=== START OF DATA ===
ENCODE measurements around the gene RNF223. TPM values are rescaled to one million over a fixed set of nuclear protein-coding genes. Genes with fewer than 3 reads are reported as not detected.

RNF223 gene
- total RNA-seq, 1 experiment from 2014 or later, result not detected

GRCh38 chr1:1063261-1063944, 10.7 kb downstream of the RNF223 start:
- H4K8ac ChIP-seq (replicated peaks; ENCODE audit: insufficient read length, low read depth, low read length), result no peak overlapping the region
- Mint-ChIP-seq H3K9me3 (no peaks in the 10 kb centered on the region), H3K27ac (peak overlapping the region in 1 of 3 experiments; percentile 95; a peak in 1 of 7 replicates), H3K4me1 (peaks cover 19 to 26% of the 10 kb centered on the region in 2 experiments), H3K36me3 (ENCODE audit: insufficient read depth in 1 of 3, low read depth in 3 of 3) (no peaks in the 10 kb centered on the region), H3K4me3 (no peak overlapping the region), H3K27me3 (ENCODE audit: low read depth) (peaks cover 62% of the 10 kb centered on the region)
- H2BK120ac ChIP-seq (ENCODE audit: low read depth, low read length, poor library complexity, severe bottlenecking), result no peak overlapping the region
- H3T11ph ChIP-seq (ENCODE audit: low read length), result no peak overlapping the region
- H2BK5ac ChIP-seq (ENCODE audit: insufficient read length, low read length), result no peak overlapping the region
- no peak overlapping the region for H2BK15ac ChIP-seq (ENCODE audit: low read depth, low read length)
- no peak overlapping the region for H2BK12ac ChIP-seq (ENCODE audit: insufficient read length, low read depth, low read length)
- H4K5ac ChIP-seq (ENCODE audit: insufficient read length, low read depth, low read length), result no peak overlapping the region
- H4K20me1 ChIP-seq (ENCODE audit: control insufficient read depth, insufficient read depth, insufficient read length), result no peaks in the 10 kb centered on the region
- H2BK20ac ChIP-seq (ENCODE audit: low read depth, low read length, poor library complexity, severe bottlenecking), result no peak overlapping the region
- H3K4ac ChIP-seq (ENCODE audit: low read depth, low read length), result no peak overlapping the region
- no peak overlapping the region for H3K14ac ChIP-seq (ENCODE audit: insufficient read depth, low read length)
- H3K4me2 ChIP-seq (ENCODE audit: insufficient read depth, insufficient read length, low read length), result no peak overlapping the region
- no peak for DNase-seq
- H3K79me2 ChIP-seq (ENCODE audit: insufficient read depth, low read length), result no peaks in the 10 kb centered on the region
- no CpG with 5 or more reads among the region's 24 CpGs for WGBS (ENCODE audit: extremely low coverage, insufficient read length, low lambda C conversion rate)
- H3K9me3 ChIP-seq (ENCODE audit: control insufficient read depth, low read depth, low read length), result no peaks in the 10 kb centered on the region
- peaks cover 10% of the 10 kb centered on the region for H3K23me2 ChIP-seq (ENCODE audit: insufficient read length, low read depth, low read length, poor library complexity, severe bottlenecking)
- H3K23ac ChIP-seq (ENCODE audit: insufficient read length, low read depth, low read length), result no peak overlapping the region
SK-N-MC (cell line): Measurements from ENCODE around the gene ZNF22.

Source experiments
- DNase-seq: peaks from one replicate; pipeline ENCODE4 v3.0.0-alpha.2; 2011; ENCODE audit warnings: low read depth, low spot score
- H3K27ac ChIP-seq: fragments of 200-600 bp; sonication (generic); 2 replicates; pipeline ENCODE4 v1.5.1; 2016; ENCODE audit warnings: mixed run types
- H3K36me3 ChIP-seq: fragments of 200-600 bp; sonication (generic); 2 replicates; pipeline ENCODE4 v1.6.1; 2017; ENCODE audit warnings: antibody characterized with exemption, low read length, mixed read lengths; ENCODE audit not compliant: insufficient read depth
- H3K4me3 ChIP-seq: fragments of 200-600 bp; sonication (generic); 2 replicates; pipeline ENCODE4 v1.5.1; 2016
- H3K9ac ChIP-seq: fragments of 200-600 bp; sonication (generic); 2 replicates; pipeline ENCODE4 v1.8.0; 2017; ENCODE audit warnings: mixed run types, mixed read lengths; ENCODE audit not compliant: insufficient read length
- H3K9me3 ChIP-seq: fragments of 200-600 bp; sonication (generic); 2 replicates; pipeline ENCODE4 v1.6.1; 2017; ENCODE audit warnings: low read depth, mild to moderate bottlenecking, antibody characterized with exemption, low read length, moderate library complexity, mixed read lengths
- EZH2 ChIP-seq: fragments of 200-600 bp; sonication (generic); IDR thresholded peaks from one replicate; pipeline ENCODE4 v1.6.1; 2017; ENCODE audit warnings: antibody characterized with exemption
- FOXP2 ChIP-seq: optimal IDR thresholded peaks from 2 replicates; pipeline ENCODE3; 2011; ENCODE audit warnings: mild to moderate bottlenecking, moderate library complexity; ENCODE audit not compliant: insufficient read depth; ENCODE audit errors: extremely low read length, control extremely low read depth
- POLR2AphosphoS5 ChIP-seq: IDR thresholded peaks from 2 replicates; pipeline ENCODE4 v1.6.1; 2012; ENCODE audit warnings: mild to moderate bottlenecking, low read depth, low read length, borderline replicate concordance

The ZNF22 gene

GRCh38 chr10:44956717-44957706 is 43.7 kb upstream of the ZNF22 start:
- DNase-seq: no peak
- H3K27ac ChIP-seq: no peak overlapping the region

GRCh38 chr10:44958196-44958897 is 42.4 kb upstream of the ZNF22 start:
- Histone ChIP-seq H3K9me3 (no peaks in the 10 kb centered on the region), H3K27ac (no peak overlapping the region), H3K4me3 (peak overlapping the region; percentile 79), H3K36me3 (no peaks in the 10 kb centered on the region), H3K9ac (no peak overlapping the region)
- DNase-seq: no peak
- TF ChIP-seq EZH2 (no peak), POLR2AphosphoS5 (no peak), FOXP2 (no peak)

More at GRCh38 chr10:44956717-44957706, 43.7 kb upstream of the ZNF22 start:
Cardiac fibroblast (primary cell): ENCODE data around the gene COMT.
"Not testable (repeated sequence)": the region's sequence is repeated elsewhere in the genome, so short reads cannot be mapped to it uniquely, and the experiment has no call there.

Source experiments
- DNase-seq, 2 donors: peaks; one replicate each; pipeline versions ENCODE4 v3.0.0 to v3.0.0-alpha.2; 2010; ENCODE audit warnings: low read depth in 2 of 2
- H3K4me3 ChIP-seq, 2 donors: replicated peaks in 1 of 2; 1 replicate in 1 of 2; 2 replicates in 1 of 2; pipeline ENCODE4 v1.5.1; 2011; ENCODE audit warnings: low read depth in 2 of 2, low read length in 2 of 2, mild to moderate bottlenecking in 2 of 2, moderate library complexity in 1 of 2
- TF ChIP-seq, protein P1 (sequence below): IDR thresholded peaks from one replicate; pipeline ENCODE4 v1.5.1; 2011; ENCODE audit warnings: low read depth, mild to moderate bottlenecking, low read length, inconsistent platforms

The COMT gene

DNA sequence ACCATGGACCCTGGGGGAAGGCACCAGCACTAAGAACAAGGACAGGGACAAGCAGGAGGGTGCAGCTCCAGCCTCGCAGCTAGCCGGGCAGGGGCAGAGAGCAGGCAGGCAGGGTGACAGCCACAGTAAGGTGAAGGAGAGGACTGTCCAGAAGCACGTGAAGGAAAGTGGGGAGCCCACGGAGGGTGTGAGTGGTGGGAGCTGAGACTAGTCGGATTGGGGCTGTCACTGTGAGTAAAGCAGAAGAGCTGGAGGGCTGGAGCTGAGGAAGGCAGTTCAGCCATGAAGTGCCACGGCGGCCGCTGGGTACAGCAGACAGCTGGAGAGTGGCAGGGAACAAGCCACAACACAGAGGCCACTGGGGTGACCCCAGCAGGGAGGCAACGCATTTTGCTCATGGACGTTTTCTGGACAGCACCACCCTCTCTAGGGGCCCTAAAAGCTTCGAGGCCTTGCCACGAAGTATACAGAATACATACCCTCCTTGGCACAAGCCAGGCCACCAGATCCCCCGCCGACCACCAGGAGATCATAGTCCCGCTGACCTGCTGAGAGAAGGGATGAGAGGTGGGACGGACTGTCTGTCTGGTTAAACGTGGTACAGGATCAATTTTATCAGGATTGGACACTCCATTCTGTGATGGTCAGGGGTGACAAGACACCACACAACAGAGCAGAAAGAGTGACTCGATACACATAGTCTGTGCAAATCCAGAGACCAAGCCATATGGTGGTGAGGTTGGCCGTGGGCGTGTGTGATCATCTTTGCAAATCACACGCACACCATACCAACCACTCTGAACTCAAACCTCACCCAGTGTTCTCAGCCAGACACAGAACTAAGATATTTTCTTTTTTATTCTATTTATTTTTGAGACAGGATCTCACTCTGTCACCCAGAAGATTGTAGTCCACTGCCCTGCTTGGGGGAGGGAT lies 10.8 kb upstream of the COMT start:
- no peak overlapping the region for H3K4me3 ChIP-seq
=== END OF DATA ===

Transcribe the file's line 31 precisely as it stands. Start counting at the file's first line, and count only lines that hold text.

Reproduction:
- H3K9me3 ChIP-seq: fragments of 200-600 bp; sonication (generic); 2 replicates; pipeline ENCODE4 v1.6.1; 2017; ENCODE audit warnings: low read depth, mild to moderate bottlenecking, antibody characterized with exemption, low read length, moderate library complexity, mixed read lengths